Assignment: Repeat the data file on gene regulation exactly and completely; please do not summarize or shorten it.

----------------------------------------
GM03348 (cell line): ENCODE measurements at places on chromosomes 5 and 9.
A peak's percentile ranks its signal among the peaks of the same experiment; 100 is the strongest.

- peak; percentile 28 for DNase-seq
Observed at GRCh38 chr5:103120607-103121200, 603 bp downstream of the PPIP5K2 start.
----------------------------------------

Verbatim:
GM03348 (cell line): ENCODE measurements at places on chromosomes 5 and 9.
A peak's percentile ranks its signal among the peaks of the same experiment; 100 is the strongest.

- peak; percentile 28 for DNase-seq
Observed at GRCh38 chr5:103120607-103121200, 603 bp downstream of the PPIP5K2 start.